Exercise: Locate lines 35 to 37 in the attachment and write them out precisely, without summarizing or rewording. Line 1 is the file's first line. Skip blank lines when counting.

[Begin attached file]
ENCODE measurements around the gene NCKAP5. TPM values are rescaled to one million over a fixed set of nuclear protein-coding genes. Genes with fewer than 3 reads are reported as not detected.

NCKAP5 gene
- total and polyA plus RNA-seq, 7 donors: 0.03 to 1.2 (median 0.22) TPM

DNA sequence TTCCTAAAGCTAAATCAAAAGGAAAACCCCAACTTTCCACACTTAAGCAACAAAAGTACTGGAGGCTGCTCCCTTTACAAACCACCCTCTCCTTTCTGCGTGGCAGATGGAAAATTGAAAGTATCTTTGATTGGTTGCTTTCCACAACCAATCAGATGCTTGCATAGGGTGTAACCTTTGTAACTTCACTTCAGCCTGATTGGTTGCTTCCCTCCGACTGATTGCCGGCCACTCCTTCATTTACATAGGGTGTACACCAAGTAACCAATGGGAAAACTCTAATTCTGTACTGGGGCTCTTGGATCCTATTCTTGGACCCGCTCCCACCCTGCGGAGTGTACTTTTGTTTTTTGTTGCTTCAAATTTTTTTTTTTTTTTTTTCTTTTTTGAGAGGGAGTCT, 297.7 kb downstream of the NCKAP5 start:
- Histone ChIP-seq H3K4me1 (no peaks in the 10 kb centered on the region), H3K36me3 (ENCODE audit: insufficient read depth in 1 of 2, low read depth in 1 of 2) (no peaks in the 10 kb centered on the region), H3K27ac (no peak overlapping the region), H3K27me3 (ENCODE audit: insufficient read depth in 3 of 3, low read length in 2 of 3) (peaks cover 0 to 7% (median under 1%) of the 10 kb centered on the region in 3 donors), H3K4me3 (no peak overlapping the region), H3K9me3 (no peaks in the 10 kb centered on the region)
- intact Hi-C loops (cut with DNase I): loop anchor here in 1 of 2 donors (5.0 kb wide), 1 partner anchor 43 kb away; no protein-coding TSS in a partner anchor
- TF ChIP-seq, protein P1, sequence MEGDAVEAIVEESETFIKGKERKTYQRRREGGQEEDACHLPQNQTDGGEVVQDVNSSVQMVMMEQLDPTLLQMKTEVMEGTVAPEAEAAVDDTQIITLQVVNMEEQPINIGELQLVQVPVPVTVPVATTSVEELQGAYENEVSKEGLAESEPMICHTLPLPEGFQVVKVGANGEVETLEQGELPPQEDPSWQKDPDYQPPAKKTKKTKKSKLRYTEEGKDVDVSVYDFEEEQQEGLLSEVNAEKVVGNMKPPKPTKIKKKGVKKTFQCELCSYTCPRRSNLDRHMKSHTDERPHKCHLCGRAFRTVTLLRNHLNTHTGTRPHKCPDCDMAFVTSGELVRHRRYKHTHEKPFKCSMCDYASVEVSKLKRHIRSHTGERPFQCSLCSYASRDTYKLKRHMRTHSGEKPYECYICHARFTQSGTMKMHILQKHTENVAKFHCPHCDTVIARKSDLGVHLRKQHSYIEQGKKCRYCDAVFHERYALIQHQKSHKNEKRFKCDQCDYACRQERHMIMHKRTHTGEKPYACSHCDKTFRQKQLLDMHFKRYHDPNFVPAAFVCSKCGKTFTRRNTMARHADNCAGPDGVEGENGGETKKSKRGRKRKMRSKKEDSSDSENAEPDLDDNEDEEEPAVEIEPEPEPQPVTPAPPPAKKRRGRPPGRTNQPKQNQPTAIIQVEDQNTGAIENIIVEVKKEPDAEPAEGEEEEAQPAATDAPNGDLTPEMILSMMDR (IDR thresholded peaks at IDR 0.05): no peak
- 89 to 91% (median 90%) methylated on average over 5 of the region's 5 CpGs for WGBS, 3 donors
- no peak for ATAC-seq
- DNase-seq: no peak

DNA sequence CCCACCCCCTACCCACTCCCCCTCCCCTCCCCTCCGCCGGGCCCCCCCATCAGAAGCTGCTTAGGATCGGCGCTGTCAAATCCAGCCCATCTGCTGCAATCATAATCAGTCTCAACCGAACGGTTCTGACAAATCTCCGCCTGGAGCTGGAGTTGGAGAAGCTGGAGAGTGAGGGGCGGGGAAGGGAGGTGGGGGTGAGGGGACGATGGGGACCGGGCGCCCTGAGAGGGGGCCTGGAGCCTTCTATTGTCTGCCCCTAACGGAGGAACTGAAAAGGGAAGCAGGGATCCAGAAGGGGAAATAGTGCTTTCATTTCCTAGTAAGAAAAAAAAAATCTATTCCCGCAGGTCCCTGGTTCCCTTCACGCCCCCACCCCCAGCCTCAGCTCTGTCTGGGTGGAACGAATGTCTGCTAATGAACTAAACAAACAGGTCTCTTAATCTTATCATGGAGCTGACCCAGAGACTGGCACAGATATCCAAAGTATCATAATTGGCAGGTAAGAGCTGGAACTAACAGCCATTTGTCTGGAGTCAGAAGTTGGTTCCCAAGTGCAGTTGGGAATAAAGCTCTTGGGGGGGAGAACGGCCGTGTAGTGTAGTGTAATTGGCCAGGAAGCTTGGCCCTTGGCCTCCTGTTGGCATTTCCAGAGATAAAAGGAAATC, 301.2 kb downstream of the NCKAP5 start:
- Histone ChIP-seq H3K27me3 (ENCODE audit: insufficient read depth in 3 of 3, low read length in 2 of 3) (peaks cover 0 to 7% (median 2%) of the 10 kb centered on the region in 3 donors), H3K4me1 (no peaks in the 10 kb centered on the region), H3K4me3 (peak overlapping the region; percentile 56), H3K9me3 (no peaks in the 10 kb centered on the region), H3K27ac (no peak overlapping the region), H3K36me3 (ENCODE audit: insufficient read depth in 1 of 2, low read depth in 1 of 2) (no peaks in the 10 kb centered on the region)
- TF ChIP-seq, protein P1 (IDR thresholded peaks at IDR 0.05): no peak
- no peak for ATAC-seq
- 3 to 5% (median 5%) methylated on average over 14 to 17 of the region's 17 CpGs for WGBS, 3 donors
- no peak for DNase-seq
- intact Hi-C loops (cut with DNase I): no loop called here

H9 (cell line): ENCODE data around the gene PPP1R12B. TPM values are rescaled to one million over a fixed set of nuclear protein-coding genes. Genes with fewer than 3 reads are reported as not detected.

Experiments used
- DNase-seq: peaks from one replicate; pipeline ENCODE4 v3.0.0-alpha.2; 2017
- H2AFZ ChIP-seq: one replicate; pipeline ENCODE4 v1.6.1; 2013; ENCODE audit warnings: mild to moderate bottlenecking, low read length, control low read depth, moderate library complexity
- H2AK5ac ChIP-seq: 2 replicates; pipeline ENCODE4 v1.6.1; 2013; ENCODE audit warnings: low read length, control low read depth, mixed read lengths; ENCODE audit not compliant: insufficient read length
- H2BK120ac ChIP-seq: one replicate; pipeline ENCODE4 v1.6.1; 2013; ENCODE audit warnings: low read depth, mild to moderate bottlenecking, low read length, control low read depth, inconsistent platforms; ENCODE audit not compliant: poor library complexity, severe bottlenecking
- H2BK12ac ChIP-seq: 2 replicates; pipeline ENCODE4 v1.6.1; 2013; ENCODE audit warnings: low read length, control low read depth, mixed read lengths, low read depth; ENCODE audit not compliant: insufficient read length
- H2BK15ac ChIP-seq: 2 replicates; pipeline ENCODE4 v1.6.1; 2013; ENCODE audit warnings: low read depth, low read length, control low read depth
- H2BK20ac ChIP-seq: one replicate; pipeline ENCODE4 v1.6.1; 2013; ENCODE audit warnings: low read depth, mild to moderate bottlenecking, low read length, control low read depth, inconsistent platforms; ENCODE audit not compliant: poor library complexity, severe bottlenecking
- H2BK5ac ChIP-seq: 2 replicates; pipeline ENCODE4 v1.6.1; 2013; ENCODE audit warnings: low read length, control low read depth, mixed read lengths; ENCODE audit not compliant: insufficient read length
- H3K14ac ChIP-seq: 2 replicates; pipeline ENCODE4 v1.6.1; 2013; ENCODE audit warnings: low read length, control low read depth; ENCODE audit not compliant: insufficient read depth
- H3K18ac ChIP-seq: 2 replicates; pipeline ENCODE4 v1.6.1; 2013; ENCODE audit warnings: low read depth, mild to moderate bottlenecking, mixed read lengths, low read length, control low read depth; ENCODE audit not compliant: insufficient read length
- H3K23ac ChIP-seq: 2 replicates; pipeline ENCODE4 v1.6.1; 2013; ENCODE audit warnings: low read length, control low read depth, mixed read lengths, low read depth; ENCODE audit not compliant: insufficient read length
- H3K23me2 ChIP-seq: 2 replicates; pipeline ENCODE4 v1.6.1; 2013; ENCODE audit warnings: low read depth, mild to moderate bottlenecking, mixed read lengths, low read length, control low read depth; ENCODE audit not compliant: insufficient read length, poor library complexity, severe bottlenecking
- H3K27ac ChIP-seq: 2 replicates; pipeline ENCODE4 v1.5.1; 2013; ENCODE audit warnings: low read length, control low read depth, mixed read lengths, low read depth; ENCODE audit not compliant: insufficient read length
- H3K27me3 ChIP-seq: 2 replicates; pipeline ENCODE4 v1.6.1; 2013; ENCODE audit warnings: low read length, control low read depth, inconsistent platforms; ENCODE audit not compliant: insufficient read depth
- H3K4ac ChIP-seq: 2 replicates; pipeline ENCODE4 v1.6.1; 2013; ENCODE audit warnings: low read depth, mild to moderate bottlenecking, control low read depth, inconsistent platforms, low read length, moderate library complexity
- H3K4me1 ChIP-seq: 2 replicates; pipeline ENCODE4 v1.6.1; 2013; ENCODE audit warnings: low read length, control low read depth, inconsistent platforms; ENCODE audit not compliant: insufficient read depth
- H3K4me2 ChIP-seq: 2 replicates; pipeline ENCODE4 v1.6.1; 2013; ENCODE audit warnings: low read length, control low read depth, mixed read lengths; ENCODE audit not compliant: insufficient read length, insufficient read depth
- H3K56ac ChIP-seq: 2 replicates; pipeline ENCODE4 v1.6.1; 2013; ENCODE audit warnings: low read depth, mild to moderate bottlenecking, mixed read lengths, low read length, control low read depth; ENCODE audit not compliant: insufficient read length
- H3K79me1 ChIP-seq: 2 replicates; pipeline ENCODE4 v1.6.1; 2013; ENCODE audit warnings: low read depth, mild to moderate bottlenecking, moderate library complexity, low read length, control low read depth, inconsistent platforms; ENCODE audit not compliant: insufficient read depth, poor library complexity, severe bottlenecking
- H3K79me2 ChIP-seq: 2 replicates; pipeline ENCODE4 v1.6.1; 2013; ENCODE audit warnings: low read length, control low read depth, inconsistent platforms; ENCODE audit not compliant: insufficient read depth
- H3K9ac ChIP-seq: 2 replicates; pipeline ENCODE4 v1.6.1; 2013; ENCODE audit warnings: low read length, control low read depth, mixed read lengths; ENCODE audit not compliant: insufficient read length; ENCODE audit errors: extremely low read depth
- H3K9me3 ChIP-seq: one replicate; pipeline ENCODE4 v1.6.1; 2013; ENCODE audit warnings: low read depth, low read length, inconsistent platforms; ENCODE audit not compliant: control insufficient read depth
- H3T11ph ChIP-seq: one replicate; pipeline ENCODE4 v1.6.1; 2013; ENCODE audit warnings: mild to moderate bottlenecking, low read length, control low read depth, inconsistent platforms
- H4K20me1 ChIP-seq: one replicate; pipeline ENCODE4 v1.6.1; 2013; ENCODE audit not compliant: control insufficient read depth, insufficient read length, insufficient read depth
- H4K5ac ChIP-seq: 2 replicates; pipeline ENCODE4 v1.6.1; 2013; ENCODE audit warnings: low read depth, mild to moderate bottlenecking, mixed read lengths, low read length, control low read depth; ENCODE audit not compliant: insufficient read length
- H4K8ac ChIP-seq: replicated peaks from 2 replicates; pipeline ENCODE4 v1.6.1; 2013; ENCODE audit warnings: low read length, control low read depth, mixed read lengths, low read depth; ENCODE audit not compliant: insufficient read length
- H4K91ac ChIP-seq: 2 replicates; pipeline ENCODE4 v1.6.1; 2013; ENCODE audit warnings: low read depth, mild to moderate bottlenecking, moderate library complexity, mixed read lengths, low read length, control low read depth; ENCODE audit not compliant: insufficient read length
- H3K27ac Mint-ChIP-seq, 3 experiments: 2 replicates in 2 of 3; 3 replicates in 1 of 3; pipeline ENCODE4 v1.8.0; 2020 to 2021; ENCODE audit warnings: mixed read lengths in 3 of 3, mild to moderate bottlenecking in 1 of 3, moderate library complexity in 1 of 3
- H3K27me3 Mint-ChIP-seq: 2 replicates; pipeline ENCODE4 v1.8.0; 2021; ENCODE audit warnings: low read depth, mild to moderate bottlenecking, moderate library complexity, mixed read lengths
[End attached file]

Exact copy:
- H3K4me1 ChIP-seq: 2 replicates; pipeline ENCODE4 v1.6.1; 2013; ENCODE audit warnings: low read length, control low read depth, inconsistent platforms; ENCODE audit not compliant: insufficient read depth
- H3K4me2 ChIP-seq: 2 replicates; pipeline ENCODE4 v1.6.1; 2013; ENCODE audit warnings: low read length, control low read depth, mixed read lengths; ENCODE audit not compliant: insufficient read length, insufficient read depth
- H3K56ac ChIP-seq: 2 replicates; pipeline ENCODE4 v1.6.1; 2013; ENCODE audit warnings: low read depth, mild to moderate bottlenecking, mixed read lengths, low read length, control low read depth; ENCODE audit not compliant: insufficient read length